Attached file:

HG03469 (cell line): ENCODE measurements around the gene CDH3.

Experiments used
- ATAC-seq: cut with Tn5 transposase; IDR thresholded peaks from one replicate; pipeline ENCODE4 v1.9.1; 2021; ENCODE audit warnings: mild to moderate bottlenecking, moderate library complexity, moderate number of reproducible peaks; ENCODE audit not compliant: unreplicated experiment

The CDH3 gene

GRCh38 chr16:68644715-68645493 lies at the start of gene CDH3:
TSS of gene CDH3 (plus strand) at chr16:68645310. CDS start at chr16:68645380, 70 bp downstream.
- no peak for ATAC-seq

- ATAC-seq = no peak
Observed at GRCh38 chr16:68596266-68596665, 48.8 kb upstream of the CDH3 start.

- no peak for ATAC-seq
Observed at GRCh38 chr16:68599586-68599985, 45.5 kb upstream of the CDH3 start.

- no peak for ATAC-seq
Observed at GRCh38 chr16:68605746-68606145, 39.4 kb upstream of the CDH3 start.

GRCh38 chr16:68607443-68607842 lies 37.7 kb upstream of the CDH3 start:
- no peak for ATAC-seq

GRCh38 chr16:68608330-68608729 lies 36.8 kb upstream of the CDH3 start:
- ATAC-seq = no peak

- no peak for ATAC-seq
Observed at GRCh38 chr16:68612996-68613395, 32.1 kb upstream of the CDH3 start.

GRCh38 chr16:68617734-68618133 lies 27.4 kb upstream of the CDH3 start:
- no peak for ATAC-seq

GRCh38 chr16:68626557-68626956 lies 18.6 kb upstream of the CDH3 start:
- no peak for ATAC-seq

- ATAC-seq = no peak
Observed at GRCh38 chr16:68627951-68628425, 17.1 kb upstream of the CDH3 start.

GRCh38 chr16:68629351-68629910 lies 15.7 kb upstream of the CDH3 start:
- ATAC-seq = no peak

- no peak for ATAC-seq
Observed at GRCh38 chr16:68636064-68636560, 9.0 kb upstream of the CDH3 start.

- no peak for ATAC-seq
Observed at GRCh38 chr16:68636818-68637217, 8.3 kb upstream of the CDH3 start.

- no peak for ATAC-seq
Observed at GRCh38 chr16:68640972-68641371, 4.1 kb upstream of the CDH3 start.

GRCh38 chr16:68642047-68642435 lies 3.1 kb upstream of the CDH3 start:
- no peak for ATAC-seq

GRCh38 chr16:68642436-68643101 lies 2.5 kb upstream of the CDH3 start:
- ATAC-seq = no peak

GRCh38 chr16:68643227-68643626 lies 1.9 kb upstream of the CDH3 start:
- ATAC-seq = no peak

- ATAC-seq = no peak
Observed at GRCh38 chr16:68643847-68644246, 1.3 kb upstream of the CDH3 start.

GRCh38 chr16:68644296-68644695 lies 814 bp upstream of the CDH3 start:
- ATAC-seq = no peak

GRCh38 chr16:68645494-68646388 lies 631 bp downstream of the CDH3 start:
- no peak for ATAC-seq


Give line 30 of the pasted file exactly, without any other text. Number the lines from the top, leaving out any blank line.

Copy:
- no peak for ATAC-seq